Research on the effects of wetland restoration on reptiles and amphibians is becoming more common, but almost all of these studies have observed the colonization of recently disturbed habitats that were completely dry at the time of restoration. In a similar manner, investigations herpetofaunal responses to forest management have focused on clearcuts, and less intensive stand manipulations are not as well studied. To evaluate community and population responses of reptiles and amphibians to hydrology restoration and canopy removal in the interior of previously degraded Carolina bays, I monitored herpetofauna in the uplands adjacent to six historically degraded Carolina bays at the Savannah River Site (SRS) in South Carolina for four years after restoration. To evaluate the effects of forest thinning on upland herpetofauna, forests were thinned in the margins of three of these bays. I used repeated measures ANOVA to compare species richness and diversity and the abundance of selected species and guilds between these bays and with those at three reference bays that were not historically drained and three control bays that remained degraded. I also used Non-metric Multidimensional Scaling (NMDS) to look for community-level patterns based treatments.

Ledvina, Joseph A.

2008-05-01T23:59:59.000Z

199

An Enhanced In-Vessel Core Catcher for Improving In-Vessel Retention Margins  

SciTech Connect

In-vessel retention (IVR) of core melt that may relocate to the lower head of a reactor vessel is a key severe accident management strategy adopted by some operating nuclear power plants and proposed for several advanced light water reactors. A U.S.-Korean International Nuclear Energy Research Initiative project has been initiated to explore design enhancements that could increase the margin for IVR for advanced reactors with higher power levels [up to 1500 MW(electric)]. As part of this effort, an enhanced in-vessel core catcher is being designed and evaluated. To reduce cost and simplify manufacture and installation, this new core catcher design consists of several interlocking sections that are machined to fit together when inserted into the lower head. If needed, the core catcher can be manufactured with holes to accommodate lower head penetrations. Each section of the core catcher consists of two material layers with an option to add a third layer (if deemed necessary). The first is a base material that has the capability to support and contain the mass of core materials that may relocate during a severe accident; the second is an oxide coating on top of the base material, which resists interactions with high-temperature core materials; and the third is an optional coating on the bottom side of the base material to protect it from oxidation during the lifetime of the reactor. This paper summarizes results from the invessel core catcher design and evaluation efforts, focusing on recently obtained results from materials interaction tests and prototypic testing activities.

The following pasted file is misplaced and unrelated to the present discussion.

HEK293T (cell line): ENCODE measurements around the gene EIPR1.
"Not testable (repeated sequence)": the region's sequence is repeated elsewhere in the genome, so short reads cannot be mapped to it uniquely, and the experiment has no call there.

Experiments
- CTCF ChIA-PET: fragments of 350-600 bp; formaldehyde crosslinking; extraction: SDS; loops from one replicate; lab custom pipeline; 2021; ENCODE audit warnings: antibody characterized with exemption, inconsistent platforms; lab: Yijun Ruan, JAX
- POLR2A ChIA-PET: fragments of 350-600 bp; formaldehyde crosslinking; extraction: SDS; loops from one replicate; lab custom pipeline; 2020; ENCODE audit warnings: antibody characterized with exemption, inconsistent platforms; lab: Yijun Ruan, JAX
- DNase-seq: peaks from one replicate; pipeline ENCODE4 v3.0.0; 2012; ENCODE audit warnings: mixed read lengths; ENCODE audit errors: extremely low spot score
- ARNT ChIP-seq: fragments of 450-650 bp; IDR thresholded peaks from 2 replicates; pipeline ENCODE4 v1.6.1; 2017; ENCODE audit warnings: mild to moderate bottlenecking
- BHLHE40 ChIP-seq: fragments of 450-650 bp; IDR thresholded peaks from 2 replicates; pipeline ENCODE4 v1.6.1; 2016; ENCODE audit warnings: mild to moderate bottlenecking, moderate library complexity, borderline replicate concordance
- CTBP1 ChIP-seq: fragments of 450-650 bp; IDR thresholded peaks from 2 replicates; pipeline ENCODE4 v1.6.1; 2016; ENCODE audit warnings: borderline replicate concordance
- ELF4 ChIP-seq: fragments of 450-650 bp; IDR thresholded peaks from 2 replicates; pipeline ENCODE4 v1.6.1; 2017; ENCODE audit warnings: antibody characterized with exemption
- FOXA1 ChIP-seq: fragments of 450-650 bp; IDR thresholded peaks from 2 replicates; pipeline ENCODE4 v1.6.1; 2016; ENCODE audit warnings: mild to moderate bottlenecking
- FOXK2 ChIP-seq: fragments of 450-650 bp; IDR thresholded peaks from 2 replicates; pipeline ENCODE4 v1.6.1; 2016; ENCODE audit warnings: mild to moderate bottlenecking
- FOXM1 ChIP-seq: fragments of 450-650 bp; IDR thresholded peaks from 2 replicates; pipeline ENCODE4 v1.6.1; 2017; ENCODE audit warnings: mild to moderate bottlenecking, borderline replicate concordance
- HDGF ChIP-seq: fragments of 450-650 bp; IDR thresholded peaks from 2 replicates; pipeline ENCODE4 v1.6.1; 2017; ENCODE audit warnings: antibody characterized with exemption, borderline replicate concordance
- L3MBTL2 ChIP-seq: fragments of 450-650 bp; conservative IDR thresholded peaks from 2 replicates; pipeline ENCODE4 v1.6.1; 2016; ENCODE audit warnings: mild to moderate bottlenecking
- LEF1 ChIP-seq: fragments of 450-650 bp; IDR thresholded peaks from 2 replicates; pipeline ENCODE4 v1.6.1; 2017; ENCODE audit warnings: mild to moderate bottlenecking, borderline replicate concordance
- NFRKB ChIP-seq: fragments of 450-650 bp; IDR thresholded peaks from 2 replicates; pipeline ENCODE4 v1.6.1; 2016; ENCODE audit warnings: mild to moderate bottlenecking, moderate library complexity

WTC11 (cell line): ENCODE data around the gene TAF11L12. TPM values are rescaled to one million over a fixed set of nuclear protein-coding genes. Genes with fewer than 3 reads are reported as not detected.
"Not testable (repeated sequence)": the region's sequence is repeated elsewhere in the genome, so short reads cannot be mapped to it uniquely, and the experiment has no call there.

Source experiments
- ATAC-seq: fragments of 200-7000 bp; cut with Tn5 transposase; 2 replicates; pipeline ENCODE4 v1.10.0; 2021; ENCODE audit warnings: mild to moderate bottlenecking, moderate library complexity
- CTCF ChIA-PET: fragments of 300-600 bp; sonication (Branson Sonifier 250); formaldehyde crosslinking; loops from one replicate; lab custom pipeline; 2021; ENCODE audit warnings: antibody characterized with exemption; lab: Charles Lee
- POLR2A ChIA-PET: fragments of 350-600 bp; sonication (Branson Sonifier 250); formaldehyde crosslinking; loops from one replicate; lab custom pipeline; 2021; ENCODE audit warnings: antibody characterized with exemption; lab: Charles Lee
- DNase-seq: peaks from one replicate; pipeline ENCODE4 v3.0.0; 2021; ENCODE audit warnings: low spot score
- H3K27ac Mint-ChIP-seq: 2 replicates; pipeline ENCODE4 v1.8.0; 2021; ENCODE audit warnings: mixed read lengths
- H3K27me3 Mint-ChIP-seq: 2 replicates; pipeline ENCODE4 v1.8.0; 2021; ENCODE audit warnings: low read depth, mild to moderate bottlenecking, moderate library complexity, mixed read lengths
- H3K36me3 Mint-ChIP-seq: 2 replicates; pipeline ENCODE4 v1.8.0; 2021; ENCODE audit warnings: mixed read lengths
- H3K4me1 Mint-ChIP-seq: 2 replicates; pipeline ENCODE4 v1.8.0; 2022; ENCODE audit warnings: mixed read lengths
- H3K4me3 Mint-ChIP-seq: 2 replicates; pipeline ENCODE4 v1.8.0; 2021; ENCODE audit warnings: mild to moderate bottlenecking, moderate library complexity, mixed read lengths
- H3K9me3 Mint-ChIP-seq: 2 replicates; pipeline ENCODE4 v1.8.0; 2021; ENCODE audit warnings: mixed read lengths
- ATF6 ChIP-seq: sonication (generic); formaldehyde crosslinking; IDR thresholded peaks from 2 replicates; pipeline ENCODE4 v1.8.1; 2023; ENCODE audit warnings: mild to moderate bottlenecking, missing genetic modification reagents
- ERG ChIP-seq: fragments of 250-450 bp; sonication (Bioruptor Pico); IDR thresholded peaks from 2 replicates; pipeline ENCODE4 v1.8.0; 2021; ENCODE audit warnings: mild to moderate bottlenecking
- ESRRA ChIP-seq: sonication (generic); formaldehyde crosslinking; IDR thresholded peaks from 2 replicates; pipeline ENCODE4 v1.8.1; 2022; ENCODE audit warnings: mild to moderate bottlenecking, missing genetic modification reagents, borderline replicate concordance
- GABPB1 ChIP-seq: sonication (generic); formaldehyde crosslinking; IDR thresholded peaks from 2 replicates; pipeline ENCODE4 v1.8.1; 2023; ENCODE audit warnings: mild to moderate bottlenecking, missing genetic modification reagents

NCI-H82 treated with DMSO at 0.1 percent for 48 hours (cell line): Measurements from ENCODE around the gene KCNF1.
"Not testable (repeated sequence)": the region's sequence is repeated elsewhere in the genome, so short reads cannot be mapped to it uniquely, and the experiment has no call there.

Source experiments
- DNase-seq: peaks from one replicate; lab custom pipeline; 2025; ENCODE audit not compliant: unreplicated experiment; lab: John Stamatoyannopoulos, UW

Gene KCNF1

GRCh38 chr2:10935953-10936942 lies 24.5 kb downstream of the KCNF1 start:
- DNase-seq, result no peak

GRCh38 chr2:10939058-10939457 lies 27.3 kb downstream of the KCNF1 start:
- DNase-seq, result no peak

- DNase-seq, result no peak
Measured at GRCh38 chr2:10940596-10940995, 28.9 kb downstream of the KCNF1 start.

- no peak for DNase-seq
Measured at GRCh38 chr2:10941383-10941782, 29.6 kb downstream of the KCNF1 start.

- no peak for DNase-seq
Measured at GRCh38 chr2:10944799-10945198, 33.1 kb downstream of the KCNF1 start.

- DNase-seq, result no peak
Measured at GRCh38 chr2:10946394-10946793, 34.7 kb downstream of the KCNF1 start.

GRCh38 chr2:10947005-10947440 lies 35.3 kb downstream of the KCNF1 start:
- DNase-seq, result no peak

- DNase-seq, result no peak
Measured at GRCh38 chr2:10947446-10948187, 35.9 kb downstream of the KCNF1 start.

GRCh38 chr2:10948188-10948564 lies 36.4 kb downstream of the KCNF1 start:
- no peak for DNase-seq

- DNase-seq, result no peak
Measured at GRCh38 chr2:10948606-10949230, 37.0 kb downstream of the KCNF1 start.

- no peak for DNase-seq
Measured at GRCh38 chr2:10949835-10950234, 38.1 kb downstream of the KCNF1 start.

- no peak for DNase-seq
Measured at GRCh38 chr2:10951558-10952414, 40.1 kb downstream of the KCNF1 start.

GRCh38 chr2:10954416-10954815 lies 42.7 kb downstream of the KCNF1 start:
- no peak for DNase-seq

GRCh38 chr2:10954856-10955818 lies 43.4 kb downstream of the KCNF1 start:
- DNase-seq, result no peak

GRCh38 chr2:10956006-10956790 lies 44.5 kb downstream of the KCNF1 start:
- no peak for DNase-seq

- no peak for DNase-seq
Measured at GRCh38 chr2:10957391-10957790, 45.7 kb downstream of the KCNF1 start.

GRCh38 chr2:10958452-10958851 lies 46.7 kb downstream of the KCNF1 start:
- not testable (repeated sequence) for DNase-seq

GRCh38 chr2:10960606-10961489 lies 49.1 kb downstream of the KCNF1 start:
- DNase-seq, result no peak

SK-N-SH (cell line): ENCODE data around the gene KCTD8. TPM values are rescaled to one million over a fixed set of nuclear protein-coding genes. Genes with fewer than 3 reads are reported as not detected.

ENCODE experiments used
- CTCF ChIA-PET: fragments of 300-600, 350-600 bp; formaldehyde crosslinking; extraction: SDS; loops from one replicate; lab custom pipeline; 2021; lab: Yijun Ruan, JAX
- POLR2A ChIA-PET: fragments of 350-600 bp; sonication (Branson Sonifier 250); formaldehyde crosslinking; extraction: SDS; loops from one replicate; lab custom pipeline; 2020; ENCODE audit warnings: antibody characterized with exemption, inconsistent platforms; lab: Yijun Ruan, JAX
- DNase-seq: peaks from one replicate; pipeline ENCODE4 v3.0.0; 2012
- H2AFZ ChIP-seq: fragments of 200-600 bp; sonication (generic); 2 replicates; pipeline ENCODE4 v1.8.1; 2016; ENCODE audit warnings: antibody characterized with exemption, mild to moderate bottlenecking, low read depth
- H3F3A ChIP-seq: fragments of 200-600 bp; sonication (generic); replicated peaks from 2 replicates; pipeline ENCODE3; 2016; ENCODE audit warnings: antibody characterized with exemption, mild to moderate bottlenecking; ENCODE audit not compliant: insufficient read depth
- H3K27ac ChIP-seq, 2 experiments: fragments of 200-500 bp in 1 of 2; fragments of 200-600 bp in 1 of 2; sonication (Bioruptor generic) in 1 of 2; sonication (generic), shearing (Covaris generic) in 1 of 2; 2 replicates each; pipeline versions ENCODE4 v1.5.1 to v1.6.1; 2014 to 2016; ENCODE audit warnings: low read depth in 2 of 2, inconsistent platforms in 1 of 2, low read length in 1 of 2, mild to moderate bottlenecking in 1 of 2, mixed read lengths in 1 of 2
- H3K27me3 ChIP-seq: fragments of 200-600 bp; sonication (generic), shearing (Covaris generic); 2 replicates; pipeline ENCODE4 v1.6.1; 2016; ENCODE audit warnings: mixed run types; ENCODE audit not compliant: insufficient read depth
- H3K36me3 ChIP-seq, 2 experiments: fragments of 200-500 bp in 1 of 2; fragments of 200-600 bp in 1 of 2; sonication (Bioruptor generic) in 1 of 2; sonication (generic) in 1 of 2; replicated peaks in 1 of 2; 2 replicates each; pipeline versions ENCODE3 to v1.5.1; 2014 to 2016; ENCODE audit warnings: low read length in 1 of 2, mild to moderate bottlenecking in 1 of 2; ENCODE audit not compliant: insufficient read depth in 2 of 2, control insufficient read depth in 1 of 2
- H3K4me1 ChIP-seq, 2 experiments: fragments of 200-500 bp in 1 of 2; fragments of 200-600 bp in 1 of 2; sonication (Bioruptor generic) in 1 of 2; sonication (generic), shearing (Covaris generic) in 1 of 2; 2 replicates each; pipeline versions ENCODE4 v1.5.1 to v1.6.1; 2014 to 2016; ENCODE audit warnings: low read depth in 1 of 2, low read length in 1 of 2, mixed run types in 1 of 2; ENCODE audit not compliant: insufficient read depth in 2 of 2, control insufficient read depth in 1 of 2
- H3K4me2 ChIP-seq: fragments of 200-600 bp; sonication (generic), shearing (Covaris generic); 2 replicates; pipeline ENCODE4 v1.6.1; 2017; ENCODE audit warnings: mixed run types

Joy L. Rempe

2005-11-01T23:59:59.000Z

200

Development of an Enhanced Core Catcher for Improving In-Vessel Retention Margins  

Science Conference Proceedings (OSTI)

In-vessel retention (IVR) of core melt that may relocate to the lower head of a reactor vessel is a key severe accident management strategy adopted by some operating nuclear power plants and proposed for several advanced light water reactors. A U.S.-Korean International Nuclear Energy Research Initiative project has been initiated to explore design enhancements that could increase the margin for IVR for advanced reactors with higher power levels [up to 1500 MW(electric)]. As part of this effort, an enhanced in-vessel core catcher is being designed and evaluated. To reduce cost and simplify manufacture and installation, this new core catcher design consists of several interlocking sections that are machined to fit together when inserted into the lower head. If needed, the core catcher can be manufactured with holes to accommodate lower head penetrations. Each section of the core catcher consists of two material layers with an option to add a third layer (if deemed necessary). The first is a base material that has the capability to support and contain the mass of core materials that may relocate during a severe accident; the second is an oxide coating on top of the base material, which resists interactions with high-temperature core materials; and the third is an optional coating on the bottom side of the base material to protect it from oxidation during the lifetime of the reactor. This paper summarizes results from the in-vessel core catcher design and evaluation efforts, focusing on recently obtained results from materials interaction tests and prototypic testing activities.